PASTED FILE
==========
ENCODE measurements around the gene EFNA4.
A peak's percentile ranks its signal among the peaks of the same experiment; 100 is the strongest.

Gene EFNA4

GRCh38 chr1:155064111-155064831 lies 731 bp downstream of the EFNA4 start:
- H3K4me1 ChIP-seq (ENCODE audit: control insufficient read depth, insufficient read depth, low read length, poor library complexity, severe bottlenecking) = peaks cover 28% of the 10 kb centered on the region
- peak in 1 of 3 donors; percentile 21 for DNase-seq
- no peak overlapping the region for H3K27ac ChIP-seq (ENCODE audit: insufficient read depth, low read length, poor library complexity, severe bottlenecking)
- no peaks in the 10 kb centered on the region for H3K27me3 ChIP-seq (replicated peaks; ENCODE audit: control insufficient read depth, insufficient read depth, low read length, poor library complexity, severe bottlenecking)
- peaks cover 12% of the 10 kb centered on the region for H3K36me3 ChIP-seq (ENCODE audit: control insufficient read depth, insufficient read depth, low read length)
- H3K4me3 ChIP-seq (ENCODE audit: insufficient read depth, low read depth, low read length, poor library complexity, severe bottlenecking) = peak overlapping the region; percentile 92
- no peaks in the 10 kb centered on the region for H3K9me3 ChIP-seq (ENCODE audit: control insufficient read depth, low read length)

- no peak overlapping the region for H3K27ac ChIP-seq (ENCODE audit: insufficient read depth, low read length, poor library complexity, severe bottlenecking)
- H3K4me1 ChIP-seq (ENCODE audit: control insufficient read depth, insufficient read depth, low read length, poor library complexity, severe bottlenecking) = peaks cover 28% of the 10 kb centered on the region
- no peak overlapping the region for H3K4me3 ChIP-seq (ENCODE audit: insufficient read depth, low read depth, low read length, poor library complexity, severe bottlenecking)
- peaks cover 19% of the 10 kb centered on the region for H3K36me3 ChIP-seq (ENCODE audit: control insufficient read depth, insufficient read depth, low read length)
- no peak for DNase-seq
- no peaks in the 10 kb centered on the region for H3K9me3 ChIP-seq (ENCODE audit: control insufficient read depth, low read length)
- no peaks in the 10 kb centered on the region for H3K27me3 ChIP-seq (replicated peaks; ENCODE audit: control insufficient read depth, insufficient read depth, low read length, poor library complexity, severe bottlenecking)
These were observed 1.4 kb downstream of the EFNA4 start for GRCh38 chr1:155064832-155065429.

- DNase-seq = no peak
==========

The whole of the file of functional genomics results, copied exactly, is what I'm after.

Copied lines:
ENCODE measurements around the gene EFNA4.
A peak's percentile ranks its signal among the peaks of the same experiment; 100 is the strongest.

Gene EFNA4

GRCh38 chr1:155064111-155064831 lies 731 bp downstream of the EFNA4 start:
- H3K4me1 ChIP-seq (ENCODE audit: control insufficient read depth, insufficient read depth, low read length, poor library complexity, severe bottlenecking) = peaks cover 28% of the 10 kb centered on the region
- peak in 1 of 3 donors; percentile 21 for DNase-seq
- no peak overlapping the region for H3K27ac ChIP-seq (ENCODE audit: insufficient read depth, low read length, poor library complexity, severe bottlenecking)
- no peaks in the 10 kb centered on the region for H3K27me3 ChIP-seq (replicated peaks; ENCODE audit: control insufficient read depth, insufficient read depth, low read length, poor library complexity, severe bottlenecking)
- peaks cover 12% of the 10 kb centered on the region for H3K36me3 ChIP-seq (ENCODE audit: control insufficient read depth, insufficient read depth, low read length)
- H3K4me3 ChIP-seq (ENCODE audit: insufficient read depth, low read depth, low read length, poor library complexity, severe bottlenecking) = peak overlapping the region; percentile 92
- no peaks in the 10 kb centered on the region for H3K9me3 ChIP-seq (ENCODE audit: control insufficient read depth, low read length)

- no peak overlapping the region for H3K27ac ChIP-seq (ENCODE audit: insufficient read depth, low read length, poor library complexity, severe bottlenecking)
- H3K4me1 ChIP-seq (ENCODE audit: control insufficient read depth, insufficient read depth, low read length, poor library complexity, severe bottlenecking) = peaks cover 28% of the 10 kb centered on the region
- no peak overlapping the region for H3K4me3 ChIP-seq (ENCODE audit: insufficient read depth, low read depth, low read length, poor library complexity, severe bottlenecking)
- peaks cover 19% of the 10 kb centered on the region for H3K36me3 ChIP-seq (ENCODE audit: control insufficient read depth, insufficient read depth, low read length)
- no peak for DNase-seq
- no peaks in the 10 kb centered on the region for H3K9me3 ChIP-seq (ENCODE audit: control insufficient read depth, low read length)
- no peaks in the 10 kb centered on the region for H3K27me3 ChIP-seq (replicated peaks; ENCODE audit: control insufficient read depth, insufficient read depth, low read length, poor library complexity, severe bottlenecking)
These were observed 1.4 kb downstream of the EFNA4 start for GRCh38 chr1:155064832-155065429.

- DNase-seq = no peak